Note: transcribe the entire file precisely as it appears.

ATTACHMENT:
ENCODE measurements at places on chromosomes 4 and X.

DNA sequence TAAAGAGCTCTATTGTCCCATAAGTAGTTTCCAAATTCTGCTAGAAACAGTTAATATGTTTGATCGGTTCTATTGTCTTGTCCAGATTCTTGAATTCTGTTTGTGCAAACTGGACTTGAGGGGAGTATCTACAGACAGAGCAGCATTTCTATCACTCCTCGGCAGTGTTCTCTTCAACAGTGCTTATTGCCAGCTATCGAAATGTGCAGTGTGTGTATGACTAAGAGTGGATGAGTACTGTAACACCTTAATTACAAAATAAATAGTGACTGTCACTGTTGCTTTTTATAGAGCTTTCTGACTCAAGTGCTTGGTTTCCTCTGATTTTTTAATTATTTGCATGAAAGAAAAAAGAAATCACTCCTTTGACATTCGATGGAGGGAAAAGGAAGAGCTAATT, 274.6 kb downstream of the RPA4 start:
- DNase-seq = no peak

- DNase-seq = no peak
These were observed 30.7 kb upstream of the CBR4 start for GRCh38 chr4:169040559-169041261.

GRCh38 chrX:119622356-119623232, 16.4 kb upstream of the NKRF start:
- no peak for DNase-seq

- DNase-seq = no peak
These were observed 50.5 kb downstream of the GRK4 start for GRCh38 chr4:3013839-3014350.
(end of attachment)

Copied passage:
ENCODE measurements at places on chromosomes 4 and X.

DNA sequence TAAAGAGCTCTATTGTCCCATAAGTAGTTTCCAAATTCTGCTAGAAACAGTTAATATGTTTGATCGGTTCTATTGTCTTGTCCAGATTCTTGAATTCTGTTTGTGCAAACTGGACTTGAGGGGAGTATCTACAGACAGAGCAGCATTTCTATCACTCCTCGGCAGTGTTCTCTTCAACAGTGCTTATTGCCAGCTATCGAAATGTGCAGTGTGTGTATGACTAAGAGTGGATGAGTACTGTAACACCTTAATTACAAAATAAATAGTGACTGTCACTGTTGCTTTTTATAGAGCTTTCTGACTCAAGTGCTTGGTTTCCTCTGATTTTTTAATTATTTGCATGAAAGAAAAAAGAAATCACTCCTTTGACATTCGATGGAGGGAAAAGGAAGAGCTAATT, 274.6 kb downstream of the RPA4 start:
- DNase-seq = no peak

- DNase-seq = no peak
These were observed 30.7 kb upstream of the CBR4 start for GRCh38 chr4:169040559-169041261.

GRCh38 chrX:119622356-119623232, 16.4 kb upstream of the NKRF start:
- no peak for DNase-seq

- DNase-seq = no peak
These were observed 50.5 kb downstream of the GRK4 start for GRCh38 chr4:3013839-3014350.